To make matter worse, either because of head winds, going the scenic route or the older plane, the trip was to be over an hour longer than the outward trip. As we went to full thrust the engine noise rose appreciable and there was a vibration throughout the plane. The noise sounded just like one of turbines blades hitting the side of engine casing. We continued to climb and I looked furtively out the window at the accused engine. Then a faint, but none-the-less detectable smell permeated the cabin. It was the smell of turbine blades hitting the side of the engine casing. As we throttled back after the climb both the noise and the smell dissipated. None of the other passengers seemed the least disconcerted but then the Chinese were probably grateful for the fact the plane had heating and didn't care about anything else.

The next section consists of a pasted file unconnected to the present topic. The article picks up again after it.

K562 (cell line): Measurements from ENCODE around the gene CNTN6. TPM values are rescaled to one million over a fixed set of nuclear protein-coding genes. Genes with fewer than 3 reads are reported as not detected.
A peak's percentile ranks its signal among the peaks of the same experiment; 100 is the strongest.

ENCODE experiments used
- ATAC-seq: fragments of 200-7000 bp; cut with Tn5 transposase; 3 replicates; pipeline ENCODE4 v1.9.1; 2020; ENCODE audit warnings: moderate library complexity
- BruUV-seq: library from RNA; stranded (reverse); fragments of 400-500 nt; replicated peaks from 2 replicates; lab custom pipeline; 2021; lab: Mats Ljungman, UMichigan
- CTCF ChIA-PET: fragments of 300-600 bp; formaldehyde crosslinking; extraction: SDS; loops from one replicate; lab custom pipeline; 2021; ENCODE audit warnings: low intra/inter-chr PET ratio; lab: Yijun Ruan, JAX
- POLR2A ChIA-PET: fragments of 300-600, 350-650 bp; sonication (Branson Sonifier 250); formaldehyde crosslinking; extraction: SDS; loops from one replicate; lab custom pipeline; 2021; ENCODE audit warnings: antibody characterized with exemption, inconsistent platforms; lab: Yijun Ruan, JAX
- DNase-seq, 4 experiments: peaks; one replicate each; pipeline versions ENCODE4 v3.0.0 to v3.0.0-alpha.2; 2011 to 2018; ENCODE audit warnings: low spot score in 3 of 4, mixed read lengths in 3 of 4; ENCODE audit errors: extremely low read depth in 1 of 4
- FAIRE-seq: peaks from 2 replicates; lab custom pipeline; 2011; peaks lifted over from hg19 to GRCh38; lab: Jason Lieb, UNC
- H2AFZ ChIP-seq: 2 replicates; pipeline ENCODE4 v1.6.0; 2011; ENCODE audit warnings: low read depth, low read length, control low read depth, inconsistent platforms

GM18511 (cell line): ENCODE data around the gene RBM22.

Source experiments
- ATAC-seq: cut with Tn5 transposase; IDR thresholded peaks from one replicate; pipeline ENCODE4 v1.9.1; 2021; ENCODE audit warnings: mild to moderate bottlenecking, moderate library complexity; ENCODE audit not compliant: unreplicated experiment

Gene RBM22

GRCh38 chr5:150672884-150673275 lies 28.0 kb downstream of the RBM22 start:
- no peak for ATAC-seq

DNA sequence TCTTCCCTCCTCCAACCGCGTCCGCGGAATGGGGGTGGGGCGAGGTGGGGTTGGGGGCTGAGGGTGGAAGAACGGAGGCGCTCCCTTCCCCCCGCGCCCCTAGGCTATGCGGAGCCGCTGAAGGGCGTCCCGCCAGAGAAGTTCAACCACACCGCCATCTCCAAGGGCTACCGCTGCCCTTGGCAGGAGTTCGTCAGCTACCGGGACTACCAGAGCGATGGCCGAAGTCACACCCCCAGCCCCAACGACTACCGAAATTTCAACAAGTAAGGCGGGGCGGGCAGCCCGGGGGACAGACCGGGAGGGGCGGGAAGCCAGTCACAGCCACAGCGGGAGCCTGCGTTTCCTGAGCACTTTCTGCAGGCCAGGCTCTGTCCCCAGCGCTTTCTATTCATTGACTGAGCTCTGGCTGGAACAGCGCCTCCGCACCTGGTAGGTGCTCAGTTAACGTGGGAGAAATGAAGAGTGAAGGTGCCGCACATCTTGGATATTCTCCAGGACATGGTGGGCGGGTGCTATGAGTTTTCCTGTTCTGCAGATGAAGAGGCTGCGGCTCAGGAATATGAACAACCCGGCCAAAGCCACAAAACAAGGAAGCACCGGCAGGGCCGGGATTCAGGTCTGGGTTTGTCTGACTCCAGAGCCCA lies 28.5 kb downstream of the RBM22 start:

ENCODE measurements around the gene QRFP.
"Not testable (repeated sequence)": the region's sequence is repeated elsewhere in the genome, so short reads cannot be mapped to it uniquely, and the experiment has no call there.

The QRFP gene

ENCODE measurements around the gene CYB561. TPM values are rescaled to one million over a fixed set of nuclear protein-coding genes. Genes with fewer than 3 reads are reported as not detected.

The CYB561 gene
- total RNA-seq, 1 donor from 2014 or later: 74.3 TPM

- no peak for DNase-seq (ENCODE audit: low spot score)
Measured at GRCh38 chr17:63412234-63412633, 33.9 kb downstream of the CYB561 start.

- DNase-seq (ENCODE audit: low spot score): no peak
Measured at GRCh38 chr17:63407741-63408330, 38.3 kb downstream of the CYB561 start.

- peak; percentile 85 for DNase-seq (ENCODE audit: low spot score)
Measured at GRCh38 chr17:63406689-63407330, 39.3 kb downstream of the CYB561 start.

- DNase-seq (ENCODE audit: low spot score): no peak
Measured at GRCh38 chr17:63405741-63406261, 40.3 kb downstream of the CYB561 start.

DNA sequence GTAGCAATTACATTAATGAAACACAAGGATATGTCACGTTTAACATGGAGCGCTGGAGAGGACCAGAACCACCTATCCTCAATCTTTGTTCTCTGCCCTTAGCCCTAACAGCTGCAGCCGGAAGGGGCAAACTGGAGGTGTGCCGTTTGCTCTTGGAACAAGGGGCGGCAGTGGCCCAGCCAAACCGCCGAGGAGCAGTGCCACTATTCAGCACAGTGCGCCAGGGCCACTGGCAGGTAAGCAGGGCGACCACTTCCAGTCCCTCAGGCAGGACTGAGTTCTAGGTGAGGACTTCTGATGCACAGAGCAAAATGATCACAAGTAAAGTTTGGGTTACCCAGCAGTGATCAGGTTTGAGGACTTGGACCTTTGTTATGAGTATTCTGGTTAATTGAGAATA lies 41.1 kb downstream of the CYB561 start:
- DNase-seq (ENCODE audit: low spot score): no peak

And already the seats, sat on by a million bums before me, were beginning to be uncomfortable. And I had a monkey sat next to me. Not a large man he none-the-less had an inability to bring his arms close to his body so his right elbow prodded into my side throughout the journey no matter how close I tried to hug the window. Luckily he turned out to be vegetarian (although his eating produced Magnus Pike like arm motions) but when it was my turn to order I chose the rare calves liver and asked for the cow to be slaughtered in the aisle which they obligingly did. The food turned out to be inedible although the bread role could have been made by my mother. Unfortunately she died over fourteen years ago so it left a little to be desired.